Baldwin: What about college? Where'd you go?

Berman: Uh, I went to Wesleyan University and got my --

Baldwin: What'd you study?

Berman: Um, art history with a focus on architecture and urban planning.

Baldwin: Ok. Talk about, if you would…

In her interview, Schumer seems genuinely rattled by this macho pose (or strategy or unconscious formation or simply Baldwin-ness), and her natural response is both curious and revealing for a rising icon of modern feminism. Schumer talks about her breasts. She belches. She transparently tries to impress Baldwin while denying she’s doing so. After a while, you don't think you're listening to a professional interview so much as overhearing an embarrassing come-on during happy hour.

The tone is set early on when Schumer mispronounces the word "actress", and Baldwin pounces.

Baldwin: Do you … consider yourself an actress more than a comic? Do you call yourself a comic, or --

Schumer: I call myself a comic.

Baldwin: You do.

Schumer: But I started as an actresst.

Baldwin: As an acTRESST?

Schumer: Actress! -- (laughing, Schumer continues in a mocking drunk voice) -- Is that not what it's called, Alec?

Baldwin: It’s an actreest!

Schumer: (same voice) I’m an actresst!

Baldwin: So the first times you’re on stage, the first times you’re performing in public it's standup?

Schumer: No, I did plays since I was 5.

Baldwin: Were you paid for the plays when you were 5? Were you on Broadway?

Schumer: I did one called, uh, Seeking, ah, Keeping Abreast, which was about me getting a mastectomy and it was like this whole heavy thing…

Of course we’re sure it was like, for real, no joke, seriously so heavy. But Schumer goes on:

Schumer: I always did plays, I got the comedic roles in college … or, uh, the ones that would get naked. I would get either of those, and then, I, uh, I tried improv --

(Baldwin laughing)

Schumer: They were like, "This girl's naked in the third act. Uh, Amy will do it!" And then uh,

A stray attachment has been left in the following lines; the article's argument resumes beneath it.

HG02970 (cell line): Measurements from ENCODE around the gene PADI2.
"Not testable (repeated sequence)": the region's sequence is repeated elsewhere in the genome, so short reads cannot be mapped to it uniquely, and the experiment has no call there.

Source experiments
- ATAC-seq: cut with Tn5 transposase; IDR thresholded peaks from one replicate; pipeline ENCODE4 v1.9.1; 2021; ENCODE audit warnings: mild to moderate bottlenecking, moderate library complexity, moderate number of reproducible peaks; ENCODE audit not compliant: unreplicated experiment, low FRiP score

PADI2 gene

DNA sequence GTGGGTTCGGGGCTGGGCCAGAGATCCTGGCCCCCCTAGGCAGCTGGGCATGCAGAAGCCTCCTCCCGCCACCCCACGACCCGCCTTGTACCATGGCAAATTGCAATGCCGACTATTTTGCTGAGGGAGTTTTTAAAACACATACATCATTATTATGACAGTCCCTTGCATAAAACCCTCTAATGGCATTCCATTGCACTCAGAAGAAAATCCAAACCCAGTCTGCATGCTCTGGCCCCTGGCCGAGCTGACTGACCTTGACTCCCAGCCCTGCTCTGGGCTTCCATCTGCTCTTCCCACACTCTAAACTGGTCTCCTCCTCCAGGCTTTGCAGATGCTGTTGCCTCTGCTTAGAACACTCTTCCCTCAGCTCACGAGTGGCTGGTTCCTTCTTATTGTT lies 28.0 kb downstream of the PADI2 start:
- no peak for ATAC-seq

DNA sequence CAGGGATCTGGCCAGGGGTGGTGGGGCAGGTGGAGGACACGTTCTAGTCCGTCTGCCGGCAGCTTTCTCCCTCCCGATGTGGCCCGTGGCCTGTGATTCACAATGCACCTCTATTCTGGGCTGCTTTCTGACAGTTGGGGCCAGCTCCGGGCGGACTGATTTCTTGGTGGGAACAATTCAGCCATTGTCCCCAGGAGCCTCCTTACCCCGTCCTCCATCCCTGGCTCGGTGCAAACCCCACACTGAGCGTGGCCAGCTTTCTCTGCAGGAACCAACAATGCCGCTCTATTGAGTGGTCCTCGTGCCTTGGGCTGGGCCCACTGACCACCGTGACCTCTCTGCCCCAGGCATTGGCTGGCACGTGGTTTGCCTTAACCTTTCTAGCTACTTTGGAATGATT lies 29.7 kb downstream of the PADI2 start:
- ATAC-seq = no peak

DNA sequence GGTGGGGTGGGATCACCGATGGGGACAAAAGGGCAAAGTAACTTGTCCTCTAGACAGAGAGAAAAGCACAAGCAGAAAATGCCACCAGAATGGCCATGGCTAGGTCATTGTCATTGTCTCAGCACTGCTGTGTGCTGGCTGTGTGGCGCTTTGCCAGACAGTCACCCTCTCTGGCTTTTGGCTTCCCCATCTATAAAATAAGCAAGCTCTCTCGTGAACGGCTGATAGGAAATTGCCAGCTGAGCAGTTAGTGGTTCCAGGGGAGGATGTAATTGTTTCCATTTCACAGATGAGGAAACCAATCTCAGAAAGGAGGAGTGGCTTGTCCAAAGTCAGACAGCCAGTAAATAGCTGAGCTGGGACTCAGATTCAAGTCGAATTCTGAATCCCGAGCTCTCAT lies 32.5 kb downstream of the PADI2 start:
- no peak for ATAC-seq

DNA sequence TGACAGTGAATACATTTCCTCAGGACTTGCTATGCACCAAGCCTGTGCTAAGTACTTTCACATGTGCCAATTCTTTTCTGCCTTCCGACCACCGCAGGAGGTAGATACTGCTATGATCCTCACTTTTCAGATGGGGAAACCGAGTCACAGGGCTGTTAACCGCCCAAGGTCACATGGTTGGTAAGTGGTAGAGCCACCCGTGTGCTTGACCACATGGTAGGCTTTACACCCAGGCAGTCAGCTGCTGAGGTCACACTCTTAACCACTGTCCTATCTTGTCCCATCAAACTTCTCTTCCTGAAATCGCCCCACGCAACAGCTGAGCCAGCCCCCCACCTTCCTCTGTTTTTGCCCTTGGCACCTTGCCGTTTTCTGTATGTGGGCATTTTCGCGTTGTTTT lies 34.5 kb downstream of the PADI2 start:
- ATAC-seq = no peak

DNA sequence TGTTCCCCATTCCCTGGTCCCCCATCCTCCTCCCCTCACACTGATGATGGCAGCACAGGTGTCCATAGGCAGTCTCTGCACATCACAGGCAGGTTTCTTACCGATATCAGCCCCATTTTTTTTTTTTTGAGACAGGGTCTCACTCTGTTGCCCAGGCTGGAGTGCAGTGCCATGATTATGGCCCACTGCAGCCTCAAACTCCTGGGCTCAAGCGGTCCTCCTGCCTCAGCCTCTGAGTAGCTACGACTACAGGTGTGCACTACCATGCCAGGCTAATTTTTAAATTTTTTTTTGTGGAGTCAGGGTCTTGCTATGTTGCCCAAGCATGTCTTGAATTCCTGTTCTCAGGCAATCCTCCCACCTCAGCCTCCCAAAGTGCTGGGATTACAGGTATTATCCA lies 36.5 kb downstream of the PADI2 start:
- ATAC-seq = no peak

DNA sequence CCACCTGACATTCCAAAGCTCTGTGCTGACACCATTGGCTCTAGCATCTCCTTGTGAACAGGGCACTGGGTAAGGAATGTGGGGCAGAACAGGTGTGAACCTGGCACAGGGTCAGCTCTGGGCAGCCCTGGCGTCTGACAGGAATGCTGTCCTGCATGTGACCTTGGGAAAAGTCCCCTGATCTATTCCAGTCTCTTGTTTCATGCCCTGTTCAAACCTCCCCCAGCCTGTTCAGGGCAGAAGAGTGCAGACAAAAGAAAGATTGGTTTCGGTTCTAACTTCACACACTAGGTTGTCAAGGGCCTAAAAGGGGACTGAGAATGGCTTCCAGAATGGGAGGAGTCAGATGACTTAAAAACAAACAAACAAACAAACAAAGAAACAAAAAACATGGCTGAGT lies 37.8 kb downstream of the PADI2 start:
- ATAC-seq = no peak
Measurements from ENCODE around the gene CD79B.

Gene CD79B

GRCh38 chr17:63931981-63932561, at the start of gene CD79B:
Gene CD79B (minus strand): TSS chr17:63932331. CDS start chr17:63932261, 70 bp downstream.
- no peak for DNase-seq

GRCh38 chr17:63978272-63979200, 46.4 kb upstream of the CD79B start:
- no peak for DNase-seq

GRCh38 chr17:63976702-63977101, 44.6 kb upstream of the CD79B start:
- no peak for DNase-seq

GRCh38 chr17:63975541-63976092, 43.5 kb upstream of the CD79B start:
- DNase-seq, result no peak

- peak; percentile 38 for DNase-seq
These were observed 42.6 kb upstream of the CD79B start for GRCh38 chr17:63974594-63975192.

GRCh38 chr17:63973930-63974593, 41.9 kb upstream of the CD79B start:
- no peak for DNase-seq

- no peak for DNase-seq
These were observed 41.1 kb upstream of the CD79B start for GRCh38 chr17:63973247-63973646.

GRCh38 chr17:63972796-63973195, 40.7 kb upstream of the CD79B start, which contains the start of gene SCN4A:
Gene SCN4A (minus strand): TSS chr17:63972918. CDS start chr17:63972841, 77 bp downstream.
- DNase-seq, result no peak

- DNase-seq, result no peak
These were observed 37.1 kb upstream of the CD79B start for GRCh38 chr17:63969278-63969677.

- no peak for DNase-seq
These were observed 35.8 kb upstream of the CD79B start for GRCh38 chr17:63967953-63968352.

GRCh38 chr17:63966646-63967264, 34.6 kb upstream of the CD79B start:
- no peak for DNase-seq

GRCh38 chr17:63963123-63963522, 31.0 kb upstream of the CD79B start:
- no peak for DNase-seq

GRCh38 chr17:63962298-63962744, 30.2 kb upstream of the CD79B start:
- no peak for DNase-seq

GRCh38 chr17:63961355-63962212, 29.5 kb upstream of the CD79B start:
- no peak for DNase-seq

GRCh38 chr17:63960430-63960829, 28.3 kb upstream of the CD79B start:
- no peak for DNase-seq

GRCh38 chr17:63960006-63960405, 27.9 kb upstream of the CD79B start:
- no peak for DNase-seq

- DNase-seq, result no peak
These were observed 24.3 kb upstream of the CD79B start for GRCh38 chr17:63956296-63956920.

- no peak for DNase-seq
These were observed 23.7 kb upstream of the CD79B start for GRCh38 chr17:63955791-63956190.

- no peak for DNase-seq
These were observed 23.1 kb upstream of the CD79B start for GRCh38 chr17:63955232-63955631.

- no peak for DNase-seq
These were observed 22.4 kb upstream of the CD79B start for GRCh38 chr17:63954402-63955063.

Baldwin: Why did they say that?

Schumer: Because they knew that, like, I wasn't raised with proper boundaries and like don't hold enough connection to, like, privacy and stuff…

Listening to the interview, I feel like I'm reliving my twenties in slow motion. What's worse is that throughout the interview, Schumer's tone betrays a conscious resentment of her unconscious reactions to Baldwin, even as those reactions continue to occur. She even talks about a time when she hit on him at a health club. Baldwin doesn’t remember it. "Can you believe I did that?" Schumer laughs. "What a piece of garbage."

Naturally for a comedian, Schumer tries to undercut these infantile responses with humor, but the particular humor that she brings to bear -- her brand of self-deprecating abject physical comedy -- stays firmly rooted in Baldwin's gender-specific game, a game with which he’s only too happy to play along.

Baldwin: What is the, uh, biggest challenge for men who date you?

Schumer: Battling HPV.

Baldwin: It's getting enough Valtrex.

Schumer: No, would you believe it I'm disease free? 34 years old?

Baldwin: I would believe it.

Schumer: It's true.

Baldwin: Because you look like you just stepped out of The Sound of Music. Like Leisel.

Schumer: Oh, God.

Baldwin: Well, Leisel, like if she had a lot of STDs.

Schumer: True. Exactly.

Baldwin: Like if she had been with the entire, you know, Luftwaffe.

Schumer: That song "Sixteen Going on Seventeen" is actually about syphilis.